The Obama administration wants to make Venezuela the new Cuba.
In December, shortly after President Obama announced that he wanted to reestablish diplomatic relations with Cuba, he ironically declared his intention to impose sanctions on Venezuelan officials. Then, in March, he signed an executive order stating that Venezuela constituted an “unusual and extraordinary threat to the national security and foreign policy of the United States.”
First, the facts. Caracas, the capital of Venezuela, is approximately 1,370 miles from Miami. The Venezuelan government does not possess any long-range missile systems and it has threatened neither the United States nor any other countries in the region.
So, what’s behind the sanctions? The penalties target military, security, and justice officials who the United States claims were involved in cracking down on anti-government demonstrators last February and March. However, these were not peaceful or even pro-democracy protesters. Groups burned building and schools, blocked highways, and even strung wire across roads, leading to several deaths. In the end, forty-three people from both political sides were killed during the agitation. A year later, the Obama administration imposed sanctions.
Interestingly, when faced with the disappearance of forty-three students by government forces in the state of Guerrero, Mexico, the Obama administration has largely remained silent. Obama even welcomed Mexican President Enrique Peña Nieto to the White House in January, providing political cover to an embattled leader.
The sanctions seem to have backfired. The government of Venezuela energetically condemned the measures and protests have taken place throughout the country. The Venezuelan opposition, which has openly lobbied for U.S. support, finds itself afraid of being seen as taking orders from Washington. One anti-government figure has publicly stated that the United States is doing the opposition no favors.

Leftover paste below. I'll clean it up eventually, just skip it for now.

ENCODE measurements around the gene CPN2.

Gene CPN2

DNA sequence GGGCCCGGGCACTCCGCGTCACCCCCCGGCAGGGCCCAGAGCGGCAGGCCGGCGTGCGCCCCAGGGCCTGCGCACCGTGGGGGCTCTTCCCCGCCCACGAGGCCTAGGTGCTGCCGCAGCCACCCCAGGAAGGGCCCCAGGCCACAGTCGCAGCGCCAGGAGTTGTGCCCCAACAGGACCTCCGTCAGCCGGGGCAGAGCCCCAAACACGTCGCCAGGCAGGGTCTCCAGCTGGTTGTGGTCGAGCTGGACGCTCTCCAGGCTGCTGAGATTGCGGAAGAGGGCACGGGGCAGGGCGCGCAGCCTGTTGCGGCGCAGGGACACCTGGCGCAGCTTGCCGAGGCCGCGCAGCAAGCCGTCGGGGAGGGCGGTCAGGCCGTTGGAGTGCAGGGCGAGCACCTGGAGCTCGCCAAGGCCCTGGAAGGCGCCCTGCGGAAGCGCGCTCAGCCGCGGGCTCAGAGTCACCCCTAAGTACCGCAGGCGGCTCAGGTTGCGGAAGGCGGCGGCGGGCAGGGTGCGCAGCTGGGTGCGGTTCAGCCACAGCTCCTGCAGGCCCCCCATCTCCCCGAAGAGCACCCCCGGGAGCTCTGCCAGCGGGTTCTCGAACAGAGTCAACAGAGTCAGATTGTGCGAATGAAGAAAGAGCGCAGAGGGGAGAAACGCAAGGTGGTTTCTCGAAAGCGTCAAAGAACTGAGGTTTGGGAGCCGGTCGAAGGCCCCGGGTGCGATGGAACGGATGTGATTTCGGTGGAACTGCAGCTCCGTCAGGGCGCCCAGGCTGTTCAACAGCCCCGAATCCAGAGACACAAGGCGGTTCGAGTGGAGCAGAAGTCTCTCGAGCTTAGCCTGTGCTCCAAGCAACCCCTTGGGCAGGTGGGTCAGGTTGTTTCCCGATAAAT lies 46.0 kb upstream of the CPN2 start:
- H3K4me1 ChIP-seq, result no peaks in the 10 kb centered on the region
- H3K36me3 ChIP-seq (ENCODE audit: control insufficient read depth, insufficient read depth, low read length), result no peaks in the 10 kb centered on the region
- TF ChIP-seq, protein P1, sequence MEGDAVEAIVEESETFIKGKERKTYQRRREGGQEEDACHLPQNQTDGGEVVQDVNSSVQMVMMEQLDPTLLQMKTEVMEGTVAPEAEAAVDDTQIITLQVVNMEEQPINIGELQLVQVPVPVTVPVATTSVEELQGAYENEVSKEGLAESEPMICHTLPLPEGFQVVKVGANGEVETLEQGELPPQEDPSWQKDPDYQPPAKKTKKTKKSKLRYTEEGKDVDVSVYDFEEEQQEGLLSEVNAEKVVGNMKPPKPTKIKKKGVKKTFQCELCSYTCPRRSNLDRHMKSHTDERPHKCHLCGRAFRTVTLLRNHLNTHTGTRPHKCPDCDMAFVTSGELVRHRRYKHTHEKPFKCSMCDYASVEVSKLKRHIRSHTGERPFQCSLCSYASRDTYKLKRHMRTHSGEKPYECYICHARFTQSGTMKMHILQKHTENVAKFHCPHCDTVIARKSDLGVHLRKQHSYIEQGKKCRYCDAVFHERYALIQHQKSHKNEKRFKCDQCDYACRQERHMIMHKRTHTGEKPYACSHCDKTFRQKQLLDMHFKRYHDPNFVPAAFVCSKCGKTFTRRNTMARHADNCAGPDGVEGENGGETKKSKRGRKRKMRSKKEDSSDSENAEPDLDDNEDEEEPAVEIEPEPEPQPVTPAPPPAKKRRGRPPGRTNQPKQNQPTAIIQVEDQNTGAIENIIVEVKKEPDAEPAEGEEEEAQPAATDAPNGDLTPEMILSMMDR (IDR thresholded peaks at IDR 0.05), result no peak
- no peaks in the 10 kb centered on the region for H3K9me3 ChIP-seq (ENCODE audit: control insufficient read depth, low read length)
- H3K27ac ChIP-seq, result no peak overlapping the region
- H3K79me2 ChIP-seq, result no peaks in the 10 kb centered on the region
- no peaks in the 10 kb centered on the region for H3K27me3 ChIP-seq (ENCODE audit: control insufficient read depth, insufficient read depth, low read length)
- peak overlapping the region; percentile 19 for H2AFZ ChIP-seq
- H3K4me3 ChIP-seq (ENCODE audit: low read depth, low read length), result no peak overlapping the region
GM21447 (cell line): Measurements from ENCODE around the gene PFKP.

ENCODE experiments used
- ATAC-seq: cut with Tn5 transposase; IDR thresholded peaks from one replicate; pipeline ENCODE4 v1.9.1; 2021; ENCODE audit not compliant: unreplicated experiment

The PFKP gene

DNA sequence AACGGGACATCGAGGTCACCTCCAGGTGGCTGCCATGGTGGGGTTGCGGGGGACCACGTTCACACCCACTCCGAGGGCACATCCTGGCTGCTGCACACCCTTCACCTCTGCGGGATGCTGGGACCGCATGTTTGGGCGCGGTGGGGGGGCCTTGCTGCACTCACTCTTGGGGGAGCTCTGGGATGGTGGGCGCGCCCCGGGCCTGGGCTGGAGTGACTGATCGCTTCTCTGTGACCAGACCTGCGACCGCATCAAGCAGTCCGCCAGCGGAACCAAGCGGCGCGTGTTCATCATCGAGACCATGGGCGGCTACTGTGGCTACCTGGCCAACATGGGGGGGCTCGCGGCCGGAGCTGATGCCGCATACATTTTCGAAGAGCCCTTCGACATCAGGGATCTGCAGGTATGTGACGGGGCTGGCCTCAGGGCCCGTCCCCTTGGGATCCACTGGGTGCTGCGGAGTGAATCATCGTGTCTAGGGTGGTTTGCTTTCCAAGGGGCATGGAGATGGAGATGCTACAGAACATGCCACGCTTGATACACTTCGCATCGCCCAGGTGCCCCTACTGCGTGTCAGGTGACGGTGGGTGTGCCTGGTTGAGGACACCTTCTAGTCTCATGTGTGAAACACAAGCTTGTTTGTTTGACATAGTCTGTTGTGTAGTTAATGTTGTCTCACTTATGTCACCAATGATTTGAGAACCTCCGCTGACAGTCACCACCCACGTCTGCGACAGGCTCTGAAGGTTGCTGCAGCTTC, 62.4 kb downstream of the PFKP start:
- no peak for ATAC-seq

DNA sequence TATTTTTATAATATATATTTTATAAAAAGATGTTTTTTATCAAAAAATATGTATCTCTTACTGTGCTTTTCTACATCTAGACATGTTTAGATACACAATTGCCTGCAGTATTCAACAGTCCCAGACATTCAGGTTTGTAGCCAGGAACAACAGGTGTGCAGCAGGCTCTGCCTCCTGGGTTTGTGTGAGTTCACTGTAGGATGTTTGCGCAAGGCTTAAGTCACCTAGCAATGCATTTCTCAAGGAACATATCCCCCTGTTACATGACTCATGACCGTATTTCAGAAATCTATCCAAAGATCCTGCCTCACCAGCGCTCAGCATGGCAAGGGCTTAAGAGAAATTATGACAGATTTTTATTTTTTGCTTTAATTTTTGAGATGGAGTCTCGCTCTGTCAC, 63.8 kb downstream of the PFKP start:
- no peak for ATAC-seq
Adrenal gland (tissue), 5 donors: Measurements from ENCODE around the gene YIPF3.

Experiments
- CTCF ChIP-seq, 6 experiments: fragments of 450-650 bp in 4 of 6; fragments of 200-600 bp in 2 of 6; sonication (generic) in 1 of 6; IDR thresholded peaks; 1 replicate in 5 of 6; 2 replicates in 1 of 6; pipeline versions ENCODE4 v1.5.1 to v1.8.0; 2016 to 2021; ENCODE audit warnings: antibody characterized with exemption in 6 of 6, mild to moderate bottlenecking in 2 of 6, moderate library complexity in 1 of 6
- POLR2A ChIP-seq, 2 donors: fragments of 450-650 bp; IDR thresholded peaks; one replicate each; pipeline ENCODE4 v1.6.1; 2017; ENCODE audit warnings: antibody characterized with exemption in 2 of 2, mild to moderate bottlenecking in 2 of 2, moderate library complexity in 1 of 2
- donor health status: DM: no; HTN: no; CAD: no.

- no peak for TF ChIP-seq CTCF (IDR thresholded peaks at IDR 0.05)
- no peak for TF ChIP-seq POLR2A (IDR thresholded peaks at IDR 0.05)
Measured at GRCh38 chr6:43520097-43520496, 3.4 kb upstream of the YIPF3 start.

In Latin America, whose leaders are convening at a hemispheric summit in Panama this week, the United States finds itself alone once again. The 2012 Summit of the Americas proved a disaster for Obama due to his administration’s policy toward Cuba and its “war on drugs.”
The stage seems to be set for a repeat. Every regional body that does not include the United States, including the Union of South America (UNASUR) and the Community of Latin American and Caribbean States (CELAC), has condemned the sanctions. The Group of 77, an association of developing countries in the United Nations, has also denounced the measures. Washington sought to isolate Venezuela in Latin America, and it failed.
If normalizing relations with Cuba was intended to decrease U.S. unpopularity in Latin America and the rest of the world, the sanctions have tarnished that effort. Latin American countries have made clear that they will not support Washington’s efforts to make Venezuela the new Cuba.
Miguel Tinker Salas is a professor of history and Latin American studies at Pomona College in Claremont, Calif., and the author and editor of a number of books on Latin America, including the just-published Venezuela: What Everyone Needs to Know (Oxford University Press). He can be reached at email@example.com.